Opportunity Lost In "Fantastic Four" Reboot
The film wasn’t even an hour into its North American release when the director took to Twitter with the following missive: “A year ago I had a fantastic version of this. And it would’ve received great reviews. You’ll probably never see it. That’s reality though.”
Media reports of the “Chronicle” filmmaker’s erratic behavior during production remain ambiguous. The implications of his tweet aren’t: Fox torpedoed his movie, whether in the scripting stage or in the editing room. The phase doesn’t much matter. The end result is a tattered, terribly paced comic book flick that struggles to best even Fox’s previous ventures into the fantastic (Tim Story’s awful 2005 film and its slightly less awful sequel).
But there’s just enough good in it to substantiate Trank’s frustration.
Miles Teller (“Whiplash”) stars as Reed Richards, prodigious young scientist who’s finally cracked the code he spent his whole childhood deciphering – a portal to another dimension. Why he and best friend Ben Grimm (Jamie Bell, “King Kong”) are still rounding the grade school science fair circuit in their late teens is a mystery, but it lands them a mentor in Professor Franklin Storm (Reg E. Cathey, Netflix’s “House Of Cards”).
Storm’s two children – Sue (Kata Mara, “House Of Cards”) and Johnny (Michael B. Jordan, “Chronicle”) – are just as gifted, rounding out the titular fearsome foursome. The quartet links up at government research facility to fine-tune Reed’s portal, formally known as a Quantum Gate.
They find a reluctant last minute addition to the team in the form of sour, entitled wunderkind Victor von Doom (Toby Kebbell, “Dawn Of The Planet Of The Apes”). As the author of an idea similar to Reed’s, Victor’s expertise proves useful as the team works towards a successful test.
A little booze unconvincingly turns Reed from genius to idiot. He and his male co-conspirators suit up for an unsanctioned trial run of their machine. It’s no spoiler that things go badly, with physical repercussions manifesting themselves in violent ways.
This is what “Fantastic Four” does well, tweaking its historically silly source material into something surprisingly gripping. And it works, at least for a little while.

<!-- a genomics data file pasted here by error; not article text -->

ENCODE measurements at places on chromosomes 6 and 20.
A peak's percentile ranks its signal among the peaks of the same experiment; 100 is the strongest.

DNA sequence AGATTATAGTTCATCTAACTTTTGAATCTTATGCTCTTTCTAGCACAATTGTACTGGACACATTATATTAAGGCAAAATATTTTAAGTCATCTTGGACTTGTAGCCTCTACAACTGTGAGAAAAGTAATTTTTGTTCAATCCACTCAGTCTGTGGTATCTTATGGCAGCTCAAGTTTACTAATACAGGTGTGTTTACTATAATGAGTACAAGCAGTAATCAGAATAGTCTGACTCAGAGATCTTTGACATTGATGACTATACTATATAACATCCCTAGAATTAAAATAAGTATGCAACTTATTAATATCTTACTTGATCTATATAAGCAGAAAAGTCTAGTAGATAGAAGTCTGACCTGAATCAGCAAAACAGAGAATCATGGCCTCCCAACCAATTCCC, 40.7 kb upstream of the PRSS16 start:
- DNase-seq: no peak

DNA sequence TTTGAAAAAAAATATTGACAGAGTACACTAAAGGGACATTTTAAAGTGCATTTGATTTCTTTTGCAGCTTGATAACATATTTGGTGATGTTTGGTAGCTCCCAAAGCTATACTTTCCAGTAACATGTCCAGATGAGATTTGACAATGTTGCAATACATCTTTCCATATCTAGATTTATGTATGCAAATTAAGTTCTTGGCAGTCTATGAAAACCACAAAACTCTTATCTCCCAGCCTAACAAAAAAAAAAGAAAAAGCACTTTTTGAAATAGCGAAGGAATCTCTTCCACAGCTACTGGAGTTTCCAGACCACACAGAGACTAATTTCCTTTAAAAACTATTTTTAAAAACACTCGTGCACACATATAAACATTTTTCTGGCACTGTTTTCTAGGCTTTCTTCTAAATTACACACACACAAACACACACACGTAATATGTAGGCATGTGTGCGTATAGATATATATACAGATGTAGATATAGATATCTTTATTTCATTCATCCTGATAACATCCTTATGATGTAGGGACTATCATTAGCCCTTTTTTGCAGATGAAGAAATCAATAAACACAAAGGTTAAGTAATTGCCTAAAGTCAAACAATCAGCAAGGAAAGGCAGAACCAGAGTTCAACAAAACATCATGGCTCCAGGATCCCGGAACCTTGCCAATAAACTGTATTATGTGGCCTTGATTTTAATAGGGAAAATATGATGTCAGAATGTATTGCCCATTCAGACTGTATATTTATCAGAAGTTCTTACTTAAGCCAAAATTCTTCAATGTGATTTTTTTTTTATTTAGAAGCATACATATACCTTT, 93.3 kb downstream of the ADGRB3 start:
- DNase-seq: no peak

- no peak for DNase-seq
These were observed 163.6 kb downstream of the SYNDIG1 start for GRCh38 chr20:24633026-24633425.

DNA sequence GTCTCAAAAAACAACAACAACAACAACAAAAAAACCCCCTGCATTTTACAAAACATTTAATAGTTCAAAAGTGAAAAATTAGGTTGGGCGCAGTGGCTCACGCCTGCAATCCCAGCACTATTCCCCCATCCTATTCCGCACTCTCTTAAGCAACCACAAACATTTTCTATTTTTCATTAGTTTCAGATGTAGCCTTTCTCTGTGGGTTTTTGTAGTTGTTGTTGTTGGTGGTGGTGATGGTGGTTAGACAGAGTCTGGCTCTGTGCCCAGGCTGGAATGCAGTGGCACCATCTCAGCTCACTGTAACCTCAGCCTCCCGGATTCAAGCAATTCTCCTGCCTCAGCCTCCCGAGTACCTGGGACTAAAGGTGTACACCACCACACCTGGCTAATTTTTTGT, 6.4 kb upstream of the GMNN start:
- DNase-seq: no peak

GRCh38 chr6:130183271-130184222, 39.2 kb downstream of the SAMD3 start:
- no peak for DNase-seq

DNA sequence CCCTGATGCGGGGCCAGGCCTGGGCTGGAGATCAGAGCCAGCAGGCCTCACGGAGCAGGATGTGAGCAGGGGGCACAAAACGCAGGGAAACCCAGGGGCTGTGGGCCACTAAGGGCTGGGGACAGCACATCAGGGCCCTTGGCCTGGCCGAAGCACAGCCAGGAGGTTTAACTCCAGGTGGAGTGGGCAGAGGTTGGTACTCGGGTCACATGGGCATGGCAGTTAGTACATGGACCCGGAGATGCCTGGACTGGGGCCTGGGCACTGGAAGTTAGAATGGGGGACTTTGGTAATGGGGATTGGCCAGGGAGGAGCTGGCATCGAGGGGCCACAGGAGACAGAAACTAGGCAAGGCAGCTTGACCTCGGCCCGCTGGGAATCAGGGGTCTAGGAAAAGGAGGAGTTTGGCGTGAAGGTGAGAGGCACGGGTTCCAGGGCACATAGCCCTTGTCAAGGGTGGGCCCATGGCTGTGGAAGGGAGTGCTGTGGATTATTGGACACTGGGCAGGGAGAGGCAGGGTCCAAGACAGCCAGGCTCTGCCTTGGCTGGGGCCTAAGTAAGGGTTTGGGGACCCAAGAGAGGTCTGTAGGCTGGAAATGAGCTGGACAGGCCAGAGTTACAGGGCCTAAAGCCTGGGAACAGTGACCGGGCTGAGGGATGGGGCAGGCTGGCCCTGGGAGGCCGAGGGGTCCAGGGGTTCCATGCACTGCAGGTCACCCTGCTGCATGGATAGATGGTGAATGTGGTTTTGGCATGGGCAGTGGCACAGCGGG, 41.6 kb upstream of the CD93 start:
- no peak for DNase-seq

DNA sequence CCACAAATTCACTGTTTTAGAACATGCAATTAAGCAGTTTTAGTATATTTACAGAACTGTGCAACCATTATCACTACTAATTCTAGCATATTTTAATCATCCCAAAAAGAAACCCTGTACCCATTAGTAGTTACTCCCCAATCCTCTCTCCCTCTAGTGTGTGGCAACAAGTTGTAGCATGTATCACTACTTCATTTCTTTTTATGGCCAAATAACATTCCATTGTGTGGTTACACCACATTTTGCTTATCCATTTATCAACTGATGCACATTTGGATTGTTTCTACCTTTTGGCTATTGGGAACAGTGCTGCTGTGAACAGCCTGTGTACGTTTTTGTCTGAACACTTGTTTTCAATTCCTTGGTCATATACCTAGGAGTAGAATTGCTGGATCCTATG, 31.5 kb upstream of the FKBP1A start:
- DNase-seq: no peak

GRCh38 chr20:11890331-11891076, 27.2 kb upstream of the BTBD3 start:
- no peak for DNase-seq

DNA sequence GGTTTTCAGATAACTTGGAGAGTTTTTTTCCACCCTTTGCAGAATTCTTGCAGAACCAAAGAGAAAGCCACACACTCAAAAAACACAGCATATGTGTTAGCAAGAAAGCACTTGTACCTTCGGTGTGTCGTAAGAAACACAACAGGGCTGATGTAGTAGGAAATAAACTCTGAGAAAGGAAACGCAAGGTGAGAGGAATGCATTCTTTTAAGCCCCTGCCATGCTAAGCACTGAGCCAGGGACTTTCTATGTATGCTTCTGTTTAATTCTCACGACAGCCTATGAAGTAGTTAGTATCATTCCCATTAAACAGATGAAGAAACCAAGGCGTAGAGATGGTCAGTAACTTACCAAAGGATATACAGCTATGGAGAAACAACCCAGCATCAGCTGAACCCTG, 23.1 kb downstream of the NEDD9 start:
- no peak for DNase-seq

Johnny is now The Human Torch, master of self-immolation (minus the death part), Ben has transformed into a giant rock monster colloquially known as The Thing, Sue is The Invisible Woman, and Reed is Mr. Fantastic, capable of stretching his limbs beyond comprehension.
Their post-transformation scenes are moody and kind of horrifying, suggesting a psychological depth no one would ever associate with The Fantastic Four, and all seems ripe for a journey into biological horror – a woefully underexplored subgenre, especially in superhero films.
Jamie Bell’s The Thing is particularly intriguing, in part because he’s so much of a mystery. Infinitely more captivating that Michael Chiklis’s unfortunate man-in-suit portrayal, Bell’s brooding take on the character screams out for more screen time (the film’s trailers suggest that many of his scenes were cut and it’s a shame). The body horror scenes in the pic’s middle third are its most exciting, all pointing solidly to Trank and his team.
But as quickly as it became interesting, “Fantastic Four” becomes a bland, toothless action movie with no stakes and a non-conclusion that comes off like an impression of a comic book movie. It seems possible (if not outright likely) that Trank had a much smoother transition in mind to a studio-mandated finale that comes 30 minutes earlier than it should.
But it’s hard to shake the feeling of a better movie being trapped inside a bad movie’s body.
Even though the characters frequently speak in clichés and the inconsequential story fails them time and again, the movie feels more truncated than overlong. Pockets of necessary character development are obviously missing. The only question is whether or not they were filmed at all.
The totality of “Fantastic Four” is a far cry from disaster, unworthy of the critical dogpile it’s brought on. But it’s not very good either, a classically mediocre superhero pic that apparently never stood much of a chance. If Josh Trank was indeed a victim of extreme studio interference, everyone is worse off for it.
Rating: ★★ 1/2 out of ★★★★★ (Mediocre)
Release Date: August 7, 2015
Studio: 20th Century Fox
Director: Josh Trank
Screenwriter: Simon Kinberg, Jeremy Slater, Josh Trank
Starring: Miles Teller, Kata Mara, Michael B. Jordan, Jamie Bell, Reg E. Cathey, Toby Kebbell, Tim Blake Nelson
MPAA Rating: PG-13 (for sci-fi action violence, and language)